Stone said the president should "honor his word and keep his promise, irrespective of what his Cabinet members may say." The Republican added that "there are so many other ways that law enforcement can be put to good use rather than to persecute harmless farmers and shopkeepers who are abiding by state law."

Stone took aim at Sessions on his website, saying the former Alabama Senator was "far from the mainstream" in his opposition to marijuana.

"Perhaps Attorney General Sessions has forgotten his Genesis from the Old Testament," wrote Stone, a veteran political operative who often is seen defending Trump on news shows.

California: Cannabis Club In Modesto Provides Cannabis Oil For Kids, Support For Parents

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By Derrick Stanley
Hemp News

A cannabis club has opened in Modesto, California for children, where they can obtain CBD oil, and families can network with others using cannabis oil to treat their children. Jason David, the president of Jayden’s Journey, named after his son, said the dispensary is necessary because “when a child is sick the whole family is sick.”

Zya Mao is a six-month old patient of the dispensary who suffers from epilepsy. Her father, Jhoson Mao, believes cannabis oils are a better alternative to prescriptions and his daughter’s doctor is not advising against it.

“We noticed… she feels present, her eye is not as wobbly as it used to be,” Mao said in a report from Fox4KC.

Zoe Poe is an eight-year old patient who suffers from ADHD ADD extreme. Sherry Poe, Zoe's mother, said her daughter “started getting ticks” and “crying all the time” while on prescription drugs, and at one point told her mother “she didn’t want to live anymore.” Zoe has been using cannabis oil for a year and a half.

“She sleeps. She’s gained weight,” Poe said. “She’s happy; she smiles; she laughs.”

“If it doesn’t work, throw it away,” David said for parents considering using cannabis oil treatments for their children. But for many patients, he said, “it changes your life like it changes my son’s life."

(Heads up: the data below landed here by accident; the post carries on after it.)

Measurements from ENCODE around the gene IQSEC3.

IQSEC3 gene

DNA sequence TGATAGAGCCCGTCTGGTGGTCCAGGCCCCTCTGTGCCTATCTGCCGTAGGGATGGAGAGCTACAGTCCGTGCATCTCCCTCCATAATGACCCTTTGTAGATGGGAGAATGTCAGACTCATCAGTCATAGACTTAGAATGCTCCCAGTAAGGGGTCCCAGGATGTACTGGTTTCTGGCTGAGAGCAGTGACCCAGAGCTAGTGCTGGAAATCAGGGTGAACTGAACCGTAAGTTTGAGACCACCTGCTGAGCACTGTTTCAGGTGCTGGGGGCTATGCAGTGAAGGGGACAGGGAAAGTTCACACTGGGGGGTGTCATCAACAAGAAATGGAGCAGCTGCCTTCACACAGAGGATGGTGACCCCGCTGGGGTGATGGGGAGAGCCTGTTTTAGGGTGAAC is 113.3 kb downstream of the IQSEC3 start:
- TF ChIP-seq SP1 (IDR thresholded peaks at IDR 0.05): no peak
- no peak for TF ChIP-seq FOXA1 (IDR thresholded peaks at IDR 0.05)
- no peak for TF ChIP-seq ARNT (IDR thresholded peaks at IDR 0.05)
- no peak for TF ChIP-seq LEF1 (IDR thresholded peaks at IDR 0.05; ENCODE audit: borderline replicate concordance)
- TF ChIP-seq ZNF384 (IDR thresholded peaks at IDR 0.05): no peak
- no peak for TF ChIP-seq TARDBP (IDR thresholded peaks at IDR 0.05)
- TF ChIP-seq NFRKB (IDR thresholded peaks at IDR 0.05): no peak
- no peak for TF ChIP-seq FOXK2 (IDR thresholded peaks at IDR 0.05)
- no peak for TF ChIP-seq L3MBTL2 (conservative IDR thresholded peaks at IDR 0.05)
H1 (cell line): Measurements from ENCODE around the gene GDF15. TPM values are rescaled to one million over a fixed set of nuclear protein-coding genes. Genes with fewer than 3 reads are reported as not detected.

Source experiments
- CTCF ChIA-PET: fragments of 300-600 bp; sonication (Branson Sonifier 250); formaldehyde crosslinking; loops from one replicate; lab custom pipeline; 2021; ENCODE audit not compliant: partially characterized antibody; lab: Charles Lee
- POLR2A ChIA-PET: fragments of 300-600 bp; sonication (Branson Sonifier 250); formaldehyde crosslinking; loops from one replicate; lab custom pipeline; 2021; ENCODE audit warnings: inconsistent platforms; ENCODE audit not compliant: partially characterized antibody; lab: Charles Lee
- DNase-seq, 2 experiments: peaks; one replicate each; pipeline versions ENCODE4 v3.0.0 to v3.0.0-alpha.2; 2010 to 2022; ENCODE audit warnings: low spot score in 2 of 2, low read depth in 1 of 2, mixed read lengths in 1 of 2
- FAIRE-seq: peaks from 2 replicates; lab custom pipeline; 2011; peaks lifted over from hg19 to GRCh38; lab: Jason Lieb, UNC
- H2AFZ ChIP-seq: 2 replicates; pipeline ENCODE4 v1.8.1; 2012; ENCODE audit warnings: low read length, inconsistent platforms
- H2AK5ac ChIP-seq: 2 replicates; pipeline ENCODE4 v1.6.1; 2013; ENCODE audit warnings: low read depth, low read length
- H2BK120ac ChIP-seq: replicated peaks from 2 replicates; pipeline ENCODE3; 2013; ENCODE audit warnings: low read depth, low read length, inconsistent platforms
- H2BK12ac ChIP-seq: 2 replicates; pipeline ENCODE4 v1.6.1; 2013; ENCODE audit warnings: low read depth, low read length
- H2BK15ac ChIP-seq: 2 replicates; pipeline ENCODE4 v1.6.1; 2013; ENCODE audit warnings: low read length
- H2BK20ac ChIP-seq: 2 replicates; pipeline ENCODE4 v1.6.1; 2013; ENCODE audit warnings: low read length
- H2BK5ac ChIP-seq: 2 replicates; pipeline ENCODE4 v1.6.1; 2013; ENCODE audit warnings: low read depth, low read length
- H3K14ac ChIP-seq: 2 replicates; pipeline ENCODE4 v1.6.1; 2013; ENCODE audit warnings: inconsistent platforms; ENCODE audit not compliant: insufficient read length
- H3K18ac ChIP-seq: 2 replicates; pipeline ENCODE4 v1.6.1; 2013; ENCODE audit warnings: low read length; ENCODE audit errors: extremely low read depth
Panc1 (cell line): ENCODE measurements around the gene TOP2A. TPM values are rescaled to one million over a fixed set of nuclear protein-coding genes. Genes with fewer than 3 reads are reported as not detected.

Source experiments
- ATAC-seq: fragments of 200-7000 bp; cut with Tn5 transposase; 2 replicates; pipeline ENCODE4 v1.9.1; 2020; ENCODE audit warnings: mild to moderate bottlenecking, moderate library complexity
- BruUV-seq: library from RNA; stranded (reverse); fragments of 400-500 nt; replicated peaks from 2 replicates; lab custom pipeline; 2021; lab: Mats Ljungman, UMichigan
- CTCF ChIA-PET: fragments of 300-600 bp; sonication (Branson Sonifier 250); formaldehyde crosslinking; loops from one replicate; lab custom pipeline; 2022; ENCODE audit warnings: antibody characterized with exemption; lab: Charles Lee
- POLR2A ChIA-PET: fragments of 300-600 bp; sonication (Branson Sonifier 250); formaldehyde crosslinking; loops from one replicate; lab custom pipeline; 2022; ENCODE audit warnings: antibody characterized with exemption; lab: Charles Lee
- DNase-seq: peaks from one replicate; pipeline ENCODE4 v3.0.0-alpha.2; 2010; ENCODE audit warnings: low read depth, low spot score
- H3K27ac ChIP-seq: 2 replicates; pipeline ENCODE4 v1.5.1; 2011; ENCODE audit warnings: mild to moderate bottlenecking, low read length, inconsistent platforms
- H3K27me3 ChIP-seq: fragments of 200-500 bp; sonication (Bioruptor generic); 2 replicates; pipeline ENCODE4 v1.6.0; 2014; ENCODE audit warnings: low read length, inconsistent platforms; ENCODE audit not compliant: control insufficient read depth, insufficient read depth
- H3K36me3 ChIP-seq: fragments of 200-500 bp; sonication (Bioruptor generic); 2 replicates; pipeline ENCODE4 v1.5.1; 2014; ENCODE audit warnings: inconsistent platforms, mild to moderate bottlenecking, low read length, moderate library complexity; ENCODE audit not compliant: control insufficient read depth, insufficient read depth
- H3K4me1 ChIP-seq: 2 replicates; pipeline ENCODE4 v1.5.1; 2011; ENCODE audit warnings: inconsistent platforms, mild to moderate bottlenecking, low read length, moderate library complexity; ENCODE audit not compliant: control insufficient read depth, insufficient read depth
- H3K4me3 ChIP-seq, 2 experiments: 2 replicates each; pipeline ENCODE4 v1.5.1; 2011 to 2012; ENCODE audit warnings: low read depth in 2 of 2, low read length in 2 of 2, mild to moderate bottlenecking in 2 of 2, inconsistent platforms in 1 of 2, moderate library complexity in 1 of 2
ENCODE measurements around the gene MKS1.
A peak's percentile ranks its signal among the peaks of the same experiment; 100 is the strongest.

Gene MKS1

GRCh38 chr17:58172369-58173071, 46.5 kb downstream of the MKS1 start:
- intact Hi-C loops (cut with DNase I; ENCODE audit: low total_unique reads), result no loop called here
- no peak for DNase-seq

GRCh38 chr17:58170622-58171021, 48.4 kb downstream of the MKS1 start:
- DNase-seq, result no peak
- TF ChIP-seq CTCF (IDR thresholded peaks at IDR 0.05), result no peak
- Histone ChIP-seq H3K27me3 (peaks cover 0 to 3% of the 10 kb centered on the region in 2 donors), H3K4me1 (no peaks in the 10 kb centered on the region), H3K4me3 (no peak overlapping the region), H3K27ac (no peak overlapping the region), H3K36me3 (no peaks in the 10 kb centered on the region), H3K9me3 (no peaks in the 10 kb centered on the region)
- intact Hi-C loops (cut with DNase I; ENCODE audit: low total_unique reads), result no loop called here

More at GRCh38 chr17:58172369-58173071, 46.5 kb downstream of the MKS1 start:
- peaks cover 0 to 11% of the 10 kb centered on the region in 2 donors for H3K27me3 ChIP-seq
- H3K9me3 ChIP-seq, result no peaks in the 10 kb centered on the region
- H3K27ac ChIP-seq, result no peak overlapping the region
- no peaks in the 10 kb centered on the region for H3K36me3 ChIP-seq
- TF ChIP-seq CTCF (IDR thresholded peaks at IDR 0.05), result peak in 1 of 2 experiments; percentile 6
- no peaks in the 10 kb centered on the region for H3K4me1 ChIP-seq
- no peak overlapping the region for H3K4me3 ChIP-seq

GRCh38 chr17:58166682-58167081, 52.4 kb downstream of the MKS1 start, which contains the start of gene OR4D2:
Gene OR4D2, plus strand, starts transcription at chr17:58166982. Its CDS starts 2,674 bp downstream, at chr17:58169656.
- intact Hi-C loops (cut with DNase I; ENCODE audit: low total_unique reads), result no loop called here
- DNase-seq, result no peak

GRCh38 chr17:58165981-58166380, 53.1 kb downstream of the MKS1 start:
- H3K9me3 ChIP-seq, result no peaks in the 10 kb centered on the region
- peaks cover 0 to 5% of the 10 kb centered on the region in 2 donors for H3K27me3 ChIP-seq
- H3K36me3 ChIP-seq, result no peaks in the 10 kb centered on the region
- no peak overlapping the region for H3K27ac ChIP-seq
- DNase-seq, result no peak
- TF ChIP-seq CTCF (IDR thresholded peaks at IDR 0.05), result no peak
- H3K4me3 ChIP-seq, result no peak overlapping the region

West Virginia: Amendment To Bill Would Legalize Hemp-Derived CBD In The State

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By Derrick Stanley
Hemp News

Lawmakers in West Virginia have explained language in a bill that would add substances to the drug schedule that would allow the sale, distribution, and prescription of hemp-derived CBD oils, according to a Herald-Dispatch report. The amendment differentiates between CBD products derived from hemp and CBD derived from marijuana plants containing more than the .3 percent THC allowable under federal law.

The changes were made by the Senate Judiciary Committee after the Director of the West Virginia Hemp Industries Association Morgan Leach said the original version would cause confusion regarding CBD.

Leach said that making the “cash crop” available will help the state become “a catalyst for entrepreneurship and innovation.”

“This revision protects West Virginia hemp farmers’ ability to cultivate and process hemp for CBD. This is one of our biggest revenue streams that will help make our farmers more money as they begin to develop this crop in West Virginia,” Leach said in the report. “Our goals are to (build) industries around food products, dietary supplements, cosmetics and topicals, paper, textiles, bio-plastics, advanced battery technologies and much more.”

The measure has been sent to the Senate with a recommendation to pass it.

Oregon: Clean Cannabis Possibly Coming To An End

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By Derrick Stanley
Hemp News

Oregon currently has the toughest pesticide testing laws of all the states with legal adult-use marijuana, but that could be about to change. A newly proposed revision would reduce the restrictions on pesticides, causing the allowable limits of pesticides in marijuana to be increased.

The two major changes being proposed to Oregon’s pesticide testing:

1 - Lessening the regulations on concentrate testing — instead of every batch being tested for pesticides, processors would only need to submit a single random sample per year.

2 - Reducing the required amount of cannabis flower needed per test batch from 33% to 20%.